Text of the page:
Just as impressive was the effort in the secondary, particularly from Jason Verrett, who looks like the veritable All-Pro-caliber player he appeared to be last season. He had multiple pass breakups and it’s hard to recollect if anyone’s gotten the better of him and it’s resulted in a catch in 11-on-11s. If it has, it certainly hasn’t been significant. He had a near interception on a less-than impressive throw from Jimmy Garoppolo intended for George Kittle.
Dontae Johnson also had a nice sideline breakup and got a little more run alongside Verrett after Tim Harris Jr. struggled on Day 1 and still got beaten quite a few times on Day 2, but recovered to open 11-on-11s with a clean breakup on a slightly overthrown Garoppolo pass intended for Deebo Samuel.
Even Jared Mayden got in on the action, breaking up what could maybe be argued was a drop from rookie tight end Josh Pederson.
But the nicest play of the day came from K’Waun Williams, who charged down a throw from Garoppolo towards Kittle, tipping into the arms of veteran safety addition Tavon Wilson for the only interception of the day.
It was not Garoppolo’s best performance by any stretch, though he did draw a neutral zone infraction and a couple offsides with effective hard counts. He had a couple connections with Samuel, including a chunk gain over the middle against Harris and one right sideline completion to Aiyuk, also against Harris, who Aiyuk had lost by a fair few feet.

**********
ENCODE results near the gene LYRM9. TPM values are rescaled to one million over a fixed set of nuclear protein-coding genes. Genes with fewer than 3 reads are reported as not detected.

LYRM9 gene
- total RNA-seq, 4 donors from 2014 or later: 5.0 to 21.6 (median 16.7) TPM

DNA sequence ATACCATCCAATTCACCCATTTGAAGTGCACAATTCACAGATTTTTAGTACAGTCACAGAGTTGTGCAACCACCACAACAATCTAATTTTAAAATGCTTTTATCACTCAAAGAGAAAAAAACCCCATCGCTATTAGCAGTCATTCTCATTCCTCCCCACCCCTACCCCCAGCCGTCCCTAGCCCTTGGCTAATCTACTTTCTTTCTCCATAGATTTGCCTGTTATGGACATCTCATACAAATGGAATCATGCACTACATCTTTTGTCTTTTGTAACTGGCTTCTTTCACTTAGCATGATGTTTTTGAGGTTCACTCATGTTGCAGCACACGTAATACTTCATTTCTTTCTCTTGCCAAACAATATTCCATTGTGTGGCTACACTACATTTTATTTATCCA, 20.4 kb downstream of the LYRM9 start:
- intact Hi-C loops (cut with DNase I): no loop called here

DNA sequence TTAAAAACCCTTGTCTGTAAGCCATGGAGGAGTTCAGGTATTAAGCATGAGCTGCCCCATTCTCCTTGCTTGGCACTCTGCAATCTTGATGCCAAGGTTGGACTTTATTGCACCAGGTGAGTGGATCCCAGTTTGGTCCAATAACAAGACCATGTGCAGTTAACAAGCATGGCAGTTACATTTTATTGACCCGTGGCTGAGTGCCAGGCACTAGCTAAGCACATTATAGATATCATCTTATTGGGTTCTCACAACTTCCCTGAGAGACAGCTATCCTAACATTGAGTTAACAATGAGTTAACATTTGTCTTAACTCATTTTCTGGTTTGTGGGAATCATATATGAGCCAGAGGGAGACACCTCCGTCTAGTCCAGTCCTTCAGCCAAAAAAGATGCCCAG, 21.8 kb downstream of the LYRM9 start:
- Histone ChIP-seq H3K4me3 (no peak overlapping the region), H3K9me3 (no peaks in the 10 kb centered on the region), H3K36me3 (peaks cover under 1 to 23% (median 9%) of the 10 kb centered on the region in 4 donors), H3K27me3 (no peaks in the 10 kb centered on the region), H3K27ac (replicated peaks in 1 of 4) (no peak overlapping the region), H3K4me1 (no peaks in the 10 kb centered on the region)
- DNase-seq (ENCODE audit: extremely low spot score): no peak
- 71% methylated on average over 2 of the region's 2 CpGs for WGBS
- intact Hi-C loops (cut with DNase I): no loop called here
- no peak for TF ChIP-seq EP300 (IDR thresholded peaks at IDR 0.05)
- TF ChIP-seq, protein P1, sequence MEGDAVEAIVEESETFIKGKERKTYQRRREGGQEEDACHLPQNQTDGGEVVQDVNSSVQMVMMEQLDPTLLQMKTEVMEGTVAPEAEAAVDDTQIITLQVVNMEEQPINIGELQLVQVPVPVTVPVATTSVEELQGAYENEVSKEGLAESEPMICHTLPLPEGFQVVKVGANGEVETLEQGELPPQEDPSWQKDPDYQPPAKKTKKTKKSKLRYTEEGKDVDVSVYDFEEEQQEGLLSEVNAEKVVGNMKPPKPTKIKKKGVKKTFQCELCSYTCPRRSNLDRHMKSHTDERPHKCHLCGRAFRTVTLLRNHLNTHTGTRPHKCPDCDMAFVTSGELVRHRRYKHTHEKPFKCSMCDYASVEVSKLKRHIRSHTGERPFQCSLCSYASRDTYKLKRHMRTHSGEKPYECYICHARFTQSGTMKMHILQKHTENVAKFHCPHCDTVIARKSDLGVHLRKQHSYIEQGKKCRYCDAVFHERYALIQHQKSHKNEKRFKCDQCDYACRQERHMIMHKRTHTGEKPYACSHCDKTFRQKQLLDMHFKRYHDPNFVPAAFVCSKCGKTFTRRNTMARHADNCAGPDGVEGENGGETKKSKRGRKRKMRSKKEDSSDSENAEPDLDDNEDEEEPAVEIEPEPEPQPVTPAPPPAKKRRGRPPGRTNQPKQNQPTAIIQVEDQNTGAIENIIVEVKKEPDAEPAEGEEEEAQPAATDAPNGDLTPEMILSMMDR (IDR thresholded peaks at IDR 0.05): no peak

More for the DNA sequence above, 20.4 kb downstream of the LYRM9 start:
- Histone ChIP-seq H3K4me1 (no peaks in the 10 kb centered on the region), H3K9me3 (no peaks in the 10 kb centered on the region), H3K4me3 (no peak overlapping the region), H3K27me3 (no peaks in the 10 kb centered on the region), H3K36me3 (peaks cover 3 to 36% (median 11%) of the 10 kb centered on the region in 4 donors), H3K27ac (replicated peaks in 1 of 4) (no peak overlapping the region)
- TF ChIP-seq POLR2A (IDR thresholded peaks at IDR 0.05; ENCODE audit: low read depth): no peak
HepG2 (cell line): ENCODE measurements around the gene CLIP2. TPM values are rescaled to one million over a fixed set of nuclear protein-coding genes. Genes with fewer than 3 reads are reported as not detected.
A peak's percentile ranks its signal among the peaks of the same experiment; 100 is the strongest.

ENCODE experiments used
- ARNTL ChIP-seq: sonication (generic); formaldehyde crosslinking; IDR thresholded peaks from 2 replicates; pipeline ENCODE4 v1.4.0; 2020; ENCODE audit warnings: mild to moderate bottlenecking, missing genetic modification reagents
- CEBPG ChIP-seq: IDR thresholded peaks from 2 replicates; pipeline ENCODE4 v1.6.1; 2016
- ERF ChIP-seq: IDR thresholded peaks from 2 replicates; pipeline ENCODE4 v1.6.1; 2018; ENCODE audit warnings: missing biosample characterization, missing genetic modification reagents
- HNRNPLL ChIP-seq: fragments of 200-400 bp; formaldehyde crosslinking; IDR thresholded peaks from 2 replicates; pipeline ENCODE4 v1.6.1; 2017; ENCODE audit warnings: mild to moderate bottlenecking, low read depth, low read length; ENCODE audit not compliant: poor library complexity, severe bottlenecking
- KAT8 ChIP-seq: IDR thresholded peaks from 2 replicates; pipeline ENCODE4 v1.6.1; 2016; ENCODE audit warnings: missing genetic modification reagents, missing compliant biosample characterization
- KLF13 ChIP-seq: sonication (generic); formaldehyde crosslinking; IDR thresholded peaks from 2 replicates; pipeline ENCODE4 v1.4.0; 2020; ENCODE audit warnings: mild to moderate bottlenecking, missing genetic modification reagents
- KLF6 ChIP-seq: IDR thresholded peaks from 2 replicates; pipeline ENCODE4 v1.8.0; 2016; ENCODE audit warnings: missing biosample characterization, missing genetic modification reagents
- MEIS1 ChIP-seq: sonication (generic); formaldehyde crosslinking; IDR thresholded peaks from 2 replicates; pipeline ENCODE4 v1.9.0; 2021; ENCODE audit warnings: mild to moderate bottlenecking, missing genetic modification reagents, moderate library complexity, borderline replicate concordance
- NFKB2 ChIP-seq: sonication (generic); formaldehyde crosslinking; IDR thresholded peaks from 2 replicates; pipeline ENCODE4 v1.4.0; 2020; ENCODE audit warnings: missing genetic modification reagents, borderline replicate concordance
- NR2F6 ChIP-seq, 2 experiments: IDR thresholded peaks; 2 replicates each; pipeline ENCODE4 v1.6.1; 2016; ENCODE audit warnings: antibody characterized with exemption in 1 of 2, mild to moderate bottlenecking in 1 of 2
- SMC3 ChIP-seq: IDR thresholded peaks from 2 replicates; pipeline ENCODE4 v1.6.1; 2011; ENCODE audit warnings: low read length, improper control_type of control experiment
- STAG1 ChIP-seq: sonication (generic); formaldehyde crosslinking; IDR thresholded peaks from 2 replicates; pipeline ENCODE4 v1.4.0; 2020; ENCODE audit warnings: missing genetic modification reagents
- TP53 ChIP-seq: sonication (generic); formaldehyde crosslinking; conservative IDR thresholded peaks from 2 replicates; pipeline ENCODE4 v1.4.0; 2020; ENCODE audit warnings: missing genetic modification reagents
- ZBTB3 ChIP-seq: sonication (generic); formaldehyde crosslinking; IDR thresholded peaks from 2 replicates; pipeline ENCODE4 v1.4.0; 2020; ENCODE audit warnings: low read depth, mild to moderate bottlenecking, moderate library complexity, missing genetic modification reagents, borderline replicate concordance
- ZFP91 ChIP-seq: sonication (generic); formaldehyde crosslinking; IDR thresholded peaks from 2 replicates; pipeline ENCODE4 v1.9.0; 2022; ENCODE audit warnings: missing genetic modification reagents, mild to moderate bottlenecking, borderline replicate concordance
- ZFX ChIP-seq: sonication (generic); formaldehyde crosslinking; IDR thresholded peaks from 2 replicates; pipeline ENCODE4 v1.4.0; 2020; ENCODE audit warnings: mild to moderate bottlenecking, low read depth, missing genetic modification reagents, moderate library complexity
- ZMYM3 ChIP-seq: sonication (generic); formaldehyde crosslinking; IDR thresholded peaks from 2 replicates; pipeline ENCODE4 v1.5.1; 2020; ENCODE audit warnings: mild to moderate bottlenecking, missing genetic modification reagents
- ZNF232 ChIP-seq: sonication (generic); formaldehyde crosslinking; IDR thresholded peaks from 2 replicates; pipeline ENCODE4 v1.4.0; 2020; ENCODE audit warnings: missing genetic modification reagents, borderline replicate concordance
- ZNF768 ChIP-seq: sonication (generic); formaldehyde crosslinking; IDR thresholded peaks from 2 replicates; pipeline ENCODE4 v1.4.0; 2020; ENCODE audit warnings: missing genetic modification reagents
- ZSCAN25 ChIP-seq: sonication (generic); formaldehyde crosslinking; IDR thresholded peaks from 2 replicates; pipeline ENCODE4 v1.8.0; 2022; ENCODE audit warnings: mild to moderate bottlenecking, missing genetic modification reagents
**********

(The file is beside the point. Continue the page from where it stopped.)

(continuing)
Trey Lance had a few nice completions, including another gorgeous Aiyuk reception, toe-tapping the far sideline against Dontae Johnson. Johnson argued it was out of bounds, but it’s training camp; we’ll give the offense the benefit of the doubt on this one. He also hit Samuel for a nice chunk gain against rookie Ambry Thomas; it was thrown slightly behind Samuel, but like his connection to Kittle on Wednesday, it was a minor adjustment and in a place only accessible for his target. He followed that up promptly with a deep throw over the middle to Travis Benjamin.
Oh, and the linebacking corps remains as deep as its ever been, with Marcell Harris, who lined up as a linebacker last year, looking awfully linebacker-ey this year. He had a startling pass breakup on backup fullback Josh Hokit, probably employing a little more contact than the coaching staff would prefer at this stage.
And Fred Warner. He’s still the best linebacker in football, and flashed that on the fourth play of 11-on-11s, when he met Raheem Mostert at the line of scrimmage on an outside zone handoff. He had absolutely no business arriving as promptly as he did; his speed and ability to trigger towards a target laterally is unparalleled. In real time, it might as well be teleportation, because he’ll arrive on the edge after starting on the wrong side of the formation before a runner even gets to the line of scrimmage.
It’s wizardry, and his dominance is perpetually on display. Verrett and the interior defensive line matched his level on Thursday, which made for an entertaining watch. The 49ers have two more practices before their off day on Sunday, then one more non-padded practice Monday before gearing up in pads for the first time on Tuesday.